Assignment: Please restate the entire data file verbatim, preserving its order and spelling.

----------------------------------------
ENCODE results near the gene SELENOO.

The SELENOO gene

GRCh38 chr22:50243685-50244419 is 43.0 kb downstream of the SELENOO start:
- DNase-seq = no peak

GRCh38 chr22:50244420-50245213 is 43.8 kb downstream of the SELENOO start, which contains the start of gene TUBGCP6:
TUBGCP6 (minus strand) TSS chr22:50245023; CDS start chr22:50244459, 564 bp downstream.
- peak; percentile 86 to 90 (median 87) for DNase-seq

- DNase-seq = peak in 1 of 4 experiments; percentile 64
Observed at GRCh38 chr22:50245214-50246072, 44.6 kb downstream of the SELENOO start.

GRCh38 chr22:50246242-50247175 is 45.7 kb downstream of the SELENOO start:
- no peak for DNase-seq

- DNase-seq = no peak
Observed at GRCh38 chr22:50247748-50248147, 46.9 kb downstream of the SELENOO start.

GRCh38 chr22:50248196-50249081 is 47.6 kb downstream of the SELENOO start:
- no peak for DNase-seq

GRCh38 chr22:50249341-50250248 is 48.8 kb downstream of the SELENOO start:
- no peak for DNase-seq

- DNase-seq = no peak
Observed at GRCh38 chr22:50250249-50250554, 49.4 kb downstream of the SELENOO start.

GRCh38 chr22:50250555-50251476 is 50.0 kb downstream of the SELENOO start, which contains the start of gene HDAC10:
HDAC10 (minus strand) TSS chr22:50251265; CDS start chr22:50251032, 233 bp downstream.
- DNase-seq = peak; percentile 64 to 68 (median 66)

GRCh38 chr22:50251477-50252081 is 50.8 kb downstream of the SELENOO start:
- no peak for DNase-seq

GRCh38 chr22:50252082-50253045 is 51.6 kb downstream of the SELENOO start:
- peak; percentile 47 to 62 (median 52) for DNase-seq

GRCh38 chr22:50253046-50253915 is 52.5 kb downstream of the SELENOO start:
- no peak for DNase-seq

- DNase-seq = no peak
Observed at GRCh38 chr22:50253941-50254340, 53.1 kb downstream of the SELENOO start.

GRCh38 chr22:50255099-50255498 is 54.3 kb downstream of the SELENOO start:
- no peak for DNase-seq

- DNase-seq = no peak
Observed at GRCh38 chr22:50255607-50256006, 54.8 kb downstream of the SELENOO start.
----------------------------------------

ENCODE results near the gene SELENOO.

The SELENOO gene

GRCh38 chr22:50243685-50244419 is 43.0 kb downstream of the SELENOO start:
- DNase-seq = no peak

GRCh38 chr22:50244420-50245213 is 43.8 kb downstream of the SELENOO start, which contains the start of gene TUBGCP6:
TUBGCP6 (minus strand) TSS chr22:50245023; CDS start chr22:50244459, 564 bp downstream.
- peak; percentile 86 to 90 (median 87) for DNase-seq

- DNase-seq = peak in 1 of 4 experiments; percentile 64
Observed at GRCh38 chr22:50245214-50246072, 44.6 kb downstream of the SELENOO start.

GRCh38 chr22:50246242-50247175 is 45.7 kb downstream of the SELENOO start:
- no peak for DNase-seq

- DNase-seq = no peak
Observed at GRCh38 chr22:50247748-50248147, 46.9 kb downstream of the SELENOO start.

GRCh38 chr22:50248196-50249081 is 47.6 kb downstream of the SELENOO start:
- no peak for DNase-seq

GRCh38 chr22:50249341-50250248 is 48.8 kb downstream of the SELENOO start:
- no peak for DNase-seq

- DNase-seq = no peak
Observed at GRCh38 chr22:50250249-50250554, 49.4 kb downstream of the SELENOO start.

GRCh38 chr22:50250555-50251476 is 50.0 kb downstream of the SELENOO start, which contains the start of gene HDAC10:
HDAC10 (minus strand) TSS chr22:50251265; CDS start chr22:50251032, 233 bp downstream.
- DNase-seq = peak; percentile 64 to 68 (median 66)

GRCh38 chr22:50251477-50252081 is 50.8 kb downstream of the SELENOO start:
- no peak for DNase-seq

GRCh38 chr22:50252082-50253045 is 51.6 kb downstream of the SELENOO start:
- peak; percentile 47 to 62 (median 52) for DNase-seq

GRCh38 chr22:50253046-50253915 is 52.5 kb downstream of the SELENOO start:
- no peak for DNase-seq

- DNase-seq = no peak
Observed at GRCh38 chr22:50253941-50254340, 53.1 kb downstream of the SELENOO start.

GRCh38 chr22:50255099-50255498 is 54.3 kb downstream of the SELENOO start:
- no peak for DNase-seq

- DNase-seq = no peak
Observed at GRCh38 chr22:50255607-50256006, 54.8 kb downstream of the SELENOO start.